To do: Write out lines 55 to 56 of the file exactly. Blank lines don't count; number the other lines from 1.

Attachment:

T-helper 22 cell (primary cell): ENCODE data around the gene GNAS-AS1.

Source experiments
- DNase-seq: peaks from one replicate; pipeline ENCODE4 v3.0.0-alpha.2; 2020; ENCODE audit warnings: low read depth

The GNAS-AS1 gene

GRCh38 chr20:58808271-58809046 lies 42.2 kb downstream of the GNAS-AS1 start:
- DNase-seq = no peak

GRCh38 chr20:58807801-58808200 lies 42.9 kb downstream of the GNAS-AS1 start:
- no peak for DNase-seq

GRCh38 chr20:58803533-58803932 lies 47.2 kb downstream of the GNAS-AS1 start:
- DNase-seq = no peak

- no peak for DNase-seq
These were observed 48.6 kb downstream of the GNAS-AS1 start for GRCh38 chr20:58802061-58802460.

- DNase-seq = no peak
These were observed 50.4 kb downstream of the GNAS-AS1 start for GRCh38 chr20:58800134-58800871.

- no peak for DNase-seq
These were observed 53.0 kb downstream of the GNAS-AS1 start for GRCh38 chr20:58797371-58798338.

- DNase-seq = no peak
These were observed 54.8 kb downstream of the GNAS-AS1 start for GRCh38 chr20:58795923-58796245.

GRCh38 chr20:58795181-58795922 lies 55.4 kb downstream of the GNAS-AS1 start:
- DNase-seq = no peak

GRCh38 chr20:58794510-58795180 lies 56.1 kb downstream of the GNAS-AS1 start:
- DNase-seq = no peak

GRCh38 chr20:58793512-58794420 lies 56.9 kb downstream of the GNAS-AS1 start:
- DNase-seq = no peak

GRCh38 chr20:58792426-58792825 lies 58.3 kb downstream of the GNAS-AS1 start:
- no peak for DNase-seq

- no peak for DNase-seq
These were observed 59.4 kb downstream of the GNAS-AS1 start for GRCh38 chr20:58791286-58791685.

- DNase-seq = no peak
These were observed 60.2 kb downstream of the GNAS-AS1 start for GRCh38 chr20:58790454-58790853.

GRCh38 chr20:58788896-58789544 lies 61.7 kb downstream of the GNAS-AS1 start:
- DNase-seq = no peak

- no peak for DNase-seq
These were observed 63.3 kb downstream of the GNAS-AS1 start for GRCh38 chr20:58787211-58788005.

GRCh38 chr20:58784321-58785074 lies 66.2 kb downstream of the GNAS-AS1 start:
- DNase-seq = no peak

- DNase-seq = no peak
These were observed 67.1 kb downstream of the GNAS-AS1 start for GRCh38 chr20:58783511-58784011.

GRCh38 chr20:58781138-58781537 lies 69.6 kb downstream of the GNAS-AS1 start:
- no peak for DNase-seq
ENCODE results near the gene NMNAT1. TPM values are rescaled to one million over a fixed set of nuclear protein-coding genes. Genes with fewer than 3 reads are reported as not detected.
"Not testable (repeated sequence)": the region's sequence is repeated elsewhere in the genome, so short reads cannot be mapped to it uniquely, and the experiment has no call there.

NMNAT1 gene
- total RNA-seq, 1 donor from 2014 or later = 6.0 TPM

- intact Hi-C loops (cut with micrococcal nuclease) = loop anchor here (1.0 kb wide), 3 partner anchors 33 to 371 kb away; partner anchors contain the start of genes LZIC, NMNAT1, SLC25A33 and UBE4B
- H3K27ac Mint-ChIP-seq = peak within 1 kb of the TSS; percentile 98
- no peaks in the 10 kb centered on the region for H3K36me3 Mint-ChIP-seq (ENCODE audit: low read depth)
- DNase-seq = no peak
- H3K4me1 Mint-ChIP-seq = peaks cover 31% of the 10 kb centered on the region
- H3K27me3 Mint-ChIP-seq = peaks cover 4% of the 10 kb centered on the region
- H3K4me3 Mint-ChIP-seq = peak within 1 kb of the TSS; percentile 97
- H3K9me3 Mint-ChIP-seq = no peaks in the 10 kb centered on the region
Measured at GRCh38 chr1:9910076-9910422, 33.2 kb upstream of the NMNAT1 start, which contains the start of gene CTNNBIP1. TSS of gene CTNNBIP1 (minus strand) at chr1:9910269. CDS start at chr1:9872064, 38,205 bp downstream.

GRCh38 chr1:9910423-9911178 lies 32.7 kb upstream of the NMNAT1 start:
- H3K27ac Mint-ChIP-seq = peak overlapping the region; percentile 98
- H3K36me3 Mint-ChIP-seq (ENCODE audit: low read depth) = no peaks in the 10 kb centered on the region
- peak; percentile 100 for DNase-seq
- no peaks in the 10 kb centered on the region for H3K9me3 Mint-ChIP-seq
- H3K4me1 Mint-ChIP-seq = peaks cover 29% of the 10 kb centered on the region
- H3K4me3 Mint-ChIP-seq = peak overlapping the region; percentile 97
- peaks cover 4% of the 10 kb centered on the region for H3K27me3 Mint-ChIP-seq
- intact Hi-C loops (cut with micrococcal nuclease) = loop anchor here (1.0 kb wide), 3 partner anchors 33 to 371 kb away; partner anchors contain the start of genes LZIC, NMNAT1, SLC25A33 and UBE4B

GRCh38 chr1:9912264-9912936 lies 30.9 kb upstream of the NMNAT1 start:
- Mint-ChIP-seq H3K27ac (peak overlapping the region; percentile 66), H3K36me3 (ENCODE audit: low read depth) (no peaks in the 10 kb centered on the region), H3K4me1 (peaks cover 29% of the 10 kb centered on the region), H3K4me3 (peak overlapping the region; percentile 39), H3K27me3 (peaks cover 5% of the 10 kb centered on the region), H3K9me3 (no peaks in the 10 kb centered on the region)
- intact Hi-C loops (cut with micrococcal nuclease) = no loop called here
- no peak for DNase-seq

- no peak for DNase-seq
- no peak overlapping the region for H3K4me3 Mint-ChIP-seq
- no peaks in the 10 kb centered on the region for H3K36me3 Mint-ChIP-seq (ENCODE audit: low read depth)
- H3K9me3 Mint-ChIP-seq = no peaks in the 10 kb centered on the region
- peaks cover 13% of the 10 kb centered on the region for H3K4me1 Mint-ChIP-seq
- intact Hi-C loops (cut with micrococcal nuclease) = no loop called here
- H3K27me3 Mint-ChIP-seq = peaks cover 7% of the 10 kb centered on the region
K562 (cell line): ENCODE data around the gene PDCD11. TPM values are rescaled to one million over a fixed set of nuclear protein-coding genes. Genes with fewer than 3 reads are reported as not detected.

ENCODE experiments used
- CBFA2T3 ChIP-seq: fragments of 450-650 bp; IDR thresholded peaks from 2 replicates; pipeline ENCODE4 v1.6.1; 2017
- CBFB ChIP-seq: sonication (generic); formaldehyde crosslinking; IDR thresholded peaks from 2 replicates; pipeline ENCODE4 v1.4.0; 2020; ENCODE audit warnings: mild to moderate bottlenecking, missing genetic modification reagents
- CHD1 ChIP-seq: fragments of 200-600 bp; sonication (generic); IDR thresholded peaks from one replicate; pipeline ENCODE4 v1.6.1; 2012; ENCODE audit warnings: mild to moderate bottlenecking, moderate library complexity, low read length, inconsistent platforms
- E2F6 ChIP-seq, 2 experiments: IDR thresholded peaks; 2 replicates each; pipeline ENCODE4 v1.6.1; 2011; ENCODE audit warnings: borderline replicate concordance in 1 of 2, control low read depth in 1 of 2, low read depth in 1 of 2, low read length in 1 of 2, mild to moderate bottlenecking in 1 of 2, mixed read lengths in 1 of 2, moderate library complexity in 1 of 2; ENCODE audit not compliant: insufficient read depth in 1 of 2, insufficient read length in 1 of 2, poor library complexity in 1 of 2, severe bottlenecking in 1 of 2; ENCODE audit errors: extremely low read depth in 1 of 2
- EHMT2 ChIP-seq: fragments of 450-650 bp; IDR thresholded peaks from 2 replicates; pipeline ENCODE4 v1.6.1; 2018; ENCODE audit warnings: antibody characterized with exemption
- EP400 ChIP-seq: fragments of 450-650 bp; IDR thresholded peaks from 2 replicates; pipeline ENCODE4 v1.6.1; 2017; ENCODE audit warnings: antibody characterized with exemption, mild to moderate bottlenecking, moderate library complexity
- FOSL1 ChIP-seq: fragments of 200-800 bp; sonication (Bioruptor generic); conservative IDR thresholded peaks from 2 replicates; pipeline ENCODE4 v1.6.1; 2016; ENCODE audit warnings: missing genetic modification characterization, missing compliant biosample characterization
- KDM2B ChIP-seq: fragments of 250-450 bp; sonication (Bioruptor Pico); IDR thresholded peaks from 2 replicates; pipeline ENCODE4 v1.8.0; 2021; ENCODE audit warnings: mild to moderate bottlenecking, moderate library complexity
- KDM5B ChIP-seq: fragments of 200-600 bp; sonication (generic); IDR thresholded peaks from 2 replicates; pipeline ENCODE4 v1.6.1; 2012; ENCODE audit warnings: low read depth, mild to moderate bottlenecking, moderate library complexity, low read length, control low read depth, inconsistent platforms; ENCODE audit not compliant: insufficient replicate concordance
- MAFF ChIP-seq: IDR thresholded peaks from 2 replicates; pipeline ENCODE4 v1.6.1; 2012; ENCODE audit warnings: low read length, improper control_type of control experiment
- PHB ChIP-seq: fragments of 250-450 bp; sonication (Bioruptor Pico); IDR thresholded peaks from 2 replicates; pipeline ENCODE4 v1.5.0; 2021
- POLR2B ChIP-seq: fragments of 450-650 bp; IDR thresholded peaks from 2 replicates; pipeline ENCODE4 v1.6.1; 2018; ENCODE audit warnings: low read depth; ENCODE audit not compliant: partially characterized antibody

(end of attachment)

- H3K27ac Mint-ChIP-seq = peak overlapping the region; percentile 98
- H3K36me3 Mint-ChIP-seq (ENCODE audit: low read depth) = no peaks in the 10 kb centered on the region